A week went by and she was still peeing in the wrong places and her eyes were willing me to help her. So, back to the vet, more antibiotics, different ones. Another week in which the door mat got replaced by a plastic sheet, another test and still the UTI persisted.

It didn’t take rocket science to see that the antibiotics were not having an effect. But as far as the vet was concerned, there was no other choice but the antibiotics route. In the meantime my girl was in pain and I would have done anything to get her a cure.

So how did my girl’s story end? Happily this time.

I was then in correspondence with Michelle Bernard of the Blakkatz cattery in the US. If you’ve read my last post on raw feeding, you’ll know that Michelle is the guru on raw-feeding for cats, and she also has a wealth of holistic knowledge based on years of breeding cats.

I was at my wits end when I told her about my girl’s UTI, and Michelle very generously responded with her time and help. She asked me questions about my cat. About what was happening in her life at the moment. What her personality was like. And then she prescribed a homeopathic remedy: Pulsatilla.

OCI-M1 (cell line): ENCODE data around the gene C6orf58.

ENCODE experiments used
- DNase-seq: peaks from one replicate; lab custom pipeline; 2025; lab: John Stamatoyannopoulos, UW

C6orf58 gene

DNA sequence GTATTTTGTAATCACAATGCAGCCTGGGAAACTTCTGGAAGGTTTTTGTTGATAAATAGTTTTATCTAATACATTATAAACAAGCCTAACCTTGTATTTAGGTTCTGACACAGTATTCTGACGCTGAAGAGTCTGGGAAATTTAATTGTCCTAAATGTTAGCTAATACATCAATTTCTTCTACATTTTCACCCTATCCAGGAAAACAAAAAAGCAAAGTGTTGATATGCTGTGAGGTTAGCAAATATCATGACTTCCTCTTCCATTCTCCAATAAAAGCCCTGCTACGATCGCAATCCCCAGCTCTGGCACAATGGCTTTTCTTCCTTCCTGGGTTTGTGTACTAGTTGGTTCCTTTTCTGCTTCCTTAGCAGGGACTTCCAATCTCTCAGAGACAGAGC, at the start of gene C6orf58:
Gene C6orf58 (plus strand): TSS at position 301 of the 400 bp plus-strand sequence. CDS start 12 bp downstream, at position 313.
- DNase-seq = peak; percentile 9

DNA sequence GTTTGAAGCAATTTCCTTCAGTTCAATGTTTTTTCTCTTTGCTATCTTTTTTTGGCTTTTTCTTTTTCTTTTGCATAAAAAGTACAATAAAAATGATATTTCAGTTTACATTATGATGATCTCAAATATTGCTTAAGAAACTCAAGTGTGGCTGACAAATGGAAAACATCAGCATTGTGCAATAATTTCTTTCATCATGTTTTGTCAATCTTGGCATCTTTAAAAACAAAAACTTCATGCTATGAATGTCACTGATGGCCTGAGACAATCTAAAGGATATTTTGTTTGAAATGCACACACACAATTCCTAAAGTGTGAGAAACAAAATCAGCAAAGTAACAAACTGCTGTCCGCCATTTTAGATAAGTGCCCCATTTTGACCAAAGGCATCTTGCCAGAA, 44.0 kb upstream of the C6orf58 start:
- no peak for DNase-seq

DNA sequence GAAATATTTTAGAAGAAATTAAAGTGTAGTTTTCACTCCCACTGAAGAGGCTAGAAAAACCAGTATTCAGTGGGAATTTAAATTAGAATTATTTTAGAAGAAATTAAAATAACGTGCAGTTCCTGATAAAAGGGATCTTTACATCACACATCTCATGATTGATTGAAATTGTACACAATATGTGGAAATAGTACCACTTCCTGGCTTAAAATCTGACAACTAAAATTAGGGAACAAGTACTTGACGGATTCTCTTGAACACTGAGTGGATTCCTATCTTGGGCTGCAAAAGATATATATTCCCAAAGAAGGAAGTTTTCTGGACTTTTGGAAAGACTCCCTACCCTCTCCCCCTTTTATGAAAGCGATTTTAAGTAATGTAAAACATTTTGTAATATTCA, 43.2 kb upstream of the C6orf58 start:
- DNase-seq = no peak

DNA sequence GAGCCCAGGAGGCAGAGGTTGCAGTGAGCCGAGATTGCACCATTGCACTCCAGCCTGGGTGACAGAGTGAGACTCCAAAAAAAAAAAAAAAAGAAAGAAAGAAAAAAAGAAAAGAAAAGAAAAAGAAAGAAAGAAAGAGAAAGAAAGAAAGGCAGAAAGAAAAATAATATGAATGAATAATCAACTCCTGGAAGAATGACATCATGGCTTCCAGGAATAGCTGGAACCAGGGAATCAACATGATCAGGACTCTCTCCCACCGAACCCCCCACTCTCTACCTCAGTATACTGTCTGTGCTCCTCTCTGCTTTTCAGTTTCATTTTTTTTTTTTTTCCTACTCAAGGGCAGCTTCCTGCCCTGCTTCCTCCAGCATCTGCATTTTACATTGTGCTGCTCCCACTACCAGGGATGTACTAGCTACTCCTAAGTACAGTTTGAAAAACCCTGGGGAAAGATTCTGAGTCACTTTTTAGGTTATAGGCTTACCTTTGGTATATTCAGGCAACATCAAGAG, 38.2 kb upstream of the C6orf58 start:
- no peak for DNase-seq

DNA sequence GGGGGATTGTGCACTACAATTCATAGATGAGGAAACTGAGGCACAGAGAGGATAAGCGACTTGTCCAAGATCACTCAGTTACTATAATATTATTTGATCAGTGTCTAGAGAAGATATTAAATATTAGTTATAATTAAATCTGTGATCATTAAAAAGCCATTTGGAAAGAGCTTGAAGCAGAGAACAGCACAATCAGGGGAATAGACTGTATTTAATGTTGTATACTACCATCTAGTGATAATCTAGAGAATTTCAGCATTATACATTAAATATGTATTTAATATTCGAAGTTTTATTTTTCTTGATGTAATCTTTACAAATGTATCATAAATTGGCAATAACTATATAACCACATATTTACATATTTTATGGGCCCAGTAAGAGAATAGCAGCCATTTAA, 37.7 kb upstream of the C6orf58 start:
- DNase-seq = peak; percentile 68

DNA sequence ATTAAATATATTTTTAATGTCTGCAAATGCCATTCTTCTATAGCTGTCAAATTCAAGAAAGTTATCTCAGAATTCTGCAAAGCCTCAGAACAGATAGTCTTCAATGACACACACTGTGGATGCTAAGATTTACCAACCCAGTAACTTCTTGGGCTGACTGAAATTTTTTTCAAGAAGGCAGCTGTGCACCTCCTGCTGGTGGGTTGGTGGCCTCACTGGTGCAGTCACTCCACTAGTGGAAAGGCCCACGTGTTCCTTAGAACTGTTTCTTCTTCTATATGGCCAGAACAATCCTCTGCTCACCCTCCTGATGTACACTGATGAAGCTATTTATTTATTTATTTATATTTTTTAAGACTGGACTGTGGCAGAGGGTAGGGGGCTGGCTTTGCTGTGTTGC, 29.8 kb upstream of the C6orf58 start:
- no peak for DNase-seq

Why Pulsatilla? Well, Pulsatilla is one of the remedies used for cystitis (which is a urinary tract infection). But Pulsatilla also has an affinity for personalities which are gentle, yielding and affectionate and that was my girl inside out. The Bengal girl was bullying my Maine Coon girl and Michelle felt that the stress of the bullying while she was calling may have triggered the UTI.

The Pulsatilla worked. One dose of 30C, that’s all it took. I felt I was on the brink of something mysterious but wonderful with homeopathy. In the hands of a master practitioner, homeopathy is a powerful tool, and I was fortunate to have Michelle Bernard there to guide me. (And I’ll tell you something else … unlike the homeopathic vet who charged a small fortune, Michelle didn’t ask for anything – that’s a big-hearted person. But I sent her a payment because that was only fair.)

Then Teddy, my neuter boy fell suddenly ill. We were out one day, when we got home Teddy was lethargic and had runny poo. Later, he climbed onto the bed and lay there not moving. At first I thought it was a bit of a tummy problem but the next morning he wasn’t any better. What got me really worried was that the Bullying Bengal had placed herself next to him and was warming him with her body and licking him as if to comfort him.